Lake County Turns to Community Service to Deal with Crowded Jail

People convicted of misdemeanors will now be able to work off their jail time

By Justin Franz
Lake County Sheriff Don Bell shows a holding cell in the jail in Polson on Feb. 22, 2017. Greg Lindstrom | Flathead Beacon

Chain gangs may be a thing of the past, but Lake County Sheriff Don Bell is hoping that similar work groups of inmates can alleviate the community’s crowded jail.

Starting last month, the Lake County Sheriff’s Office began letting people convicted of misdemeanor crimes work off their jail time in the community. In return for eight hours of manual labor, inmates can have two days taken off their sentence.

Bell said defendants sentenced to a few days of jail time, for infractions such as first-time DUIs or not having automotive insurance, are unable to serve time because of lack of space at the current jail. There are at least 800 people waiting to serve time in Lake County but are unable to because the Polson jail has only 46 beds, which are usually filled with inmates convicted of felony crimes.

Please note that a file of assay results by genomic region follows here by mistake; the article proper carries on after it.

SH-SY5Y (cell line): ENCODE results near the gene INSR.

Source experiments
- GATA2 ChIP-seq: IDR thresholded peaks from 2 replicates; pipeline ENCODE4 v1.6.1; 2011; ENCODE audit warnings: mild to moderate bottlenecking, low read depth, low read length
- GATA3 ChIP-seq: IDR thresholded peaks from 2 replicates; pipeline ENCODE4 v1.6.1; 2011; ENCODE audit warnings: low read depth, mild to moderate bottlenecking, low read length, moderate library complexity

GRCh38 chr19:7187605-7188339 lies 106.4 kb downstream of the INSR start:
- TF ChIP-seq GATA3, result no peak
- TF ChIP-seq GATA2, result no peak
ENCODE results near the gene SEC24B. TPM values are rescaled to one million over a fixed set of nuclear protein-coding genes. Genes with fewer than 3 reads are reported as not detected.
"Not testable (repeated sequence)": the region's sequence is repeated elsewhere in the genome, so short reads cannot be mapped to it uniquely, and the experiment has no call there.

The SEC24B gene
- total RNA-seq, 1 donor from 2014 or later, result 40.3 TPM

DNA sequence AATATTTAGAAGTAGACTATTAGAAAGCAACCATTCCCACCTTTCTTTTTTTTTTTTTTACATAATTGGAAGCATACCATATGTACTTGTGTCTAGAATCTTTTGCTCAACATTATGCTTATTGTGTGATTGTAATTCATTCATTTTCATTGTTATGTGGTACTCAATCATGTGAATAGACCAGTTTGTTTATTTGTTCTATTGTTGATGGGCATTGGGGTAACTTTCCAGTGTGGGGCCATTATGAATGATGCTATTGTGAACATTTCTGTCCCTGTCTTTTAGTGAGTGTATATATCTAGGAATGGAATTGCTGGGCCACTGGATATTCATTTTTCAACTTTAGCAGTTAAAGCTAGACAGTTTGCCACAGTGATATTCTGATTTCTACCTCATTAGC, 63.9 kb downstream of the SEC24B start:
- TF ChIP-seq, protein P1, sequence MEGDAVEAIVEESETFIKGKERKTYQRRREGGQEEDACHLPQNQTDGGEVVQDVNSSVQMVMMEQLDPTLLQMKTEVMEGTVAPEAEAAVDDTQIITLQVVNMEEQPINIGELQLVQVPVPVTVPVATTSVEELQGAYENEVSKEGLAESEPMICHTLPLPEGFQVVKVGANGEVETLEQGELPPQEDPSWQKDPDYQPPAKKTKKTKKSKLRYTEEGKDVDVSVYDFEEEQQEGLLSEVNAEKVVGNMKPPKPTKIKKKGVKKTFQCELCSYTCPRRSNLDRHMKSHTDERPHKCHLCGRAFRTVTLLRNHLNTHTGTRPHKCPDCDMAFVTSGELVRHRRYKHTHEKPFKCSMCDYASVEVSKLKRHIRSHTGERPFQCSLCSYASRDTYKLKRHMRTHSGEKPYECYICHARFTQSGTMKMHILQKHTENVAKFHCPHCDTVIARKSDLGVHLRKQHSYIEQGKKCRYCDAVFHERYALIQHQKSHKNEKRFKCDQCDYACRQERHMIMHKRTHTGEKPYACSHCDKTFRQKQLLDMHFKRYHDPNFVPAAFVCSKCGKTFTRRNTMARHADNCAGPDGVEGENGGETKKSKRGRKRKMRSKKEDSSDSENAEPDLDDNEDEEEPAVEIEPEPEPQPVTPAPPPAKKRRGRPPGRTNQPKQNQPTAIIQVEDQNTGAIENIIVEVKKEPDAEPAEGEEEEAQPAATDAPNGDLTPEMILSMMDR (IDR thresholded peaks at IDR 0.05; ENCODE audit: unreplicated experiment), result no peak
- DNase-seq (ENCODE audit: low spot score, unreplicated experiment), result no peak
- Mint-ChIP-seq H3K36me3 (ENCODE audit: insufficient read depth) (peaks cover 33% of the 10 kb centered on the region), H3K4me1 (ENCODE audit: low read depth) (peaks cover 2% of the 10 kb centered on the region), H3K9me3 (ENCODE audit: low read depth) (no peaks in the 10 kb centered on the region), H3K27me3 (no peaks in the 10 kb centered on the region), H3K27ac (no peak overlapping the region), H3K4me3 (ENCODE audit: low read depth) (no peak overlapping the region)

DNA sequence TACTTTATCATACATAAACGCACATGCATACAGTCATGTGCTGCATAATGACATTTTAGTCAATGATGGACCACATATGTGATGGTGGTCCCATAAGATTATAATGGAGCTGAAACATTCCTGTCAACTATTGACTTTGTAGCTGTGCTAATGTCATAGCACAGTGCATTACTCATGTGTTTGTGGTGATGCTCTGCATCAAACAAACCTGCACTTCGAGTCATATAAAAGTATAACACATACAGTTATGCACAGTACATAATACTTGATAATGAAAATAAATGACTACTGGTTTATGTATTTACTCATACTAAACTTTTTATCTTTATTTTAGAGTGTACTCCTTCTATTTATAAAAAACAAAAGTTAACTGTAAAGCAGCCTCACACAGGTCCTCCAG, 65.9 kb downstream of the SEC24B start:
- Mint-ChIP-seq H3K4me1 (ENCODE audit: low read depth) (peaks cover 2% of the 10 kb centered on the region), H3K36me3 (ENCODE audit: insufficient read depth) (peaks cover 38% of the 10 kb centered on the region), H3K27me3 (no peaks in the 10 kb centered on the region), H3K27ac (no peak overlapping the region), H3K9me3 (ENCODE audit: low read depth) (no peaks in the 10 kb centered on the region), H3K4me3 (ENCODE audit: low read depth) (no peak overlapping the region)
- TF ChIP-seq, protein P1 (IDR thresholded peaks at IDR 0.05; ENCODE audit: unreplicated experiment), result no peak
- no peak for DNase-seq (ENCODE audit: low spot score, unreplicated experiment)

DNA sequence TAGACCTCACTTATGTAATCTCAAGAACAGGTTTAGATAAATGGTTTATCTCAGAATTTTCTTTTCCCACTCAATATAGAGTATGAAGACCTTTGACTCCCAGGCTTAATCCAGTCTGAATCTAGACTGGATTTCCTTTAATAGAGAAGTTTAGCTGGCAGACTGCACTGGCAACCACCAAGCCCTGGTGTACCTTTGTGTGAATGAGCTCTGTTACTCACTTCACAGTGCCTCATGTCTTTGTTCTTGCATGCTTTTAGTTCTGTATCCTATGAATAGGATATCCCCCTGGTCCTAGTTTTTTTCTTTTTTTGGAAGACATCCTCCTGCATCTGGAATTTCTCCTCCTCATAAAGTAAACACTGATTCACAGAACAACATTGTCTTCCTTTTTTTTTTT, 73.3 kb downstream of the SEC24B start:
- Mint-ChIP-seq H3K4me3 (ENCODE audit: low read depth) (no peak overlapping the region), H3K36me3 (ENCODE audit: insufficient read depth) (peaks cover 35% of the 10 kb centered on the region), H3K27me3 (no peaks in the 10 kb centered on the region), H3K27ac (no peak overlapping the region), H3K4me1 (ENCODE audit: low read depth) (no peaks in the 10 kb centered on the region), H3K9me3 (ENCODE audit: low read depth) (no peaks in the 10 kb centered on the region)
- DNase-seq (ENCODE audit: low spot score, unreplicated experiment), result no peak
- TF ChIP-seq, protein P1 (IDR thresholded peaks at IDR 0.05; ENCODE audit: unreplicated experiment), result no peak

Every weekend for the last month, three or four inmates have worked with sheriff’s deputies to pick up trash around town or take care of the courthouse lawn. Bell said it’s a win-win situation for everyone involved.

“They’re working outside and they’re helping the community,” Bell said. “I’d rather do that than sit in the jail for a weekend.”

In order to participate in the program, inmates must pay a $25 registration fee and $25 for every day they work. The fees help cover work supplies and lunches.

The sheriff said he’s also looking at turning a recreational room at the jail into a bunkroom where people can serve their sentences in 12-hour stints on weekend nights.

Lake County is not the only community in Northwest Montana dealing with an overburdened jail. Flathead County is expanding its current facility while also looking at building a new one at some point in the future.

Flathead County Administrator Mike Pence said a jail expansion into the old county attorney’s office in Kalispell that is set to open next month would add 40 new beds. Jail staff has also figured out a way to add 33 new beds in the old jail space, bringing the total number of new beds to 73. While the current county jail was built to hold about 60 inmates, it often houses more than 100 adult prisoners every night. Sheriff Chuck Curry said in April it hit a new record of 141 inmates in one night.

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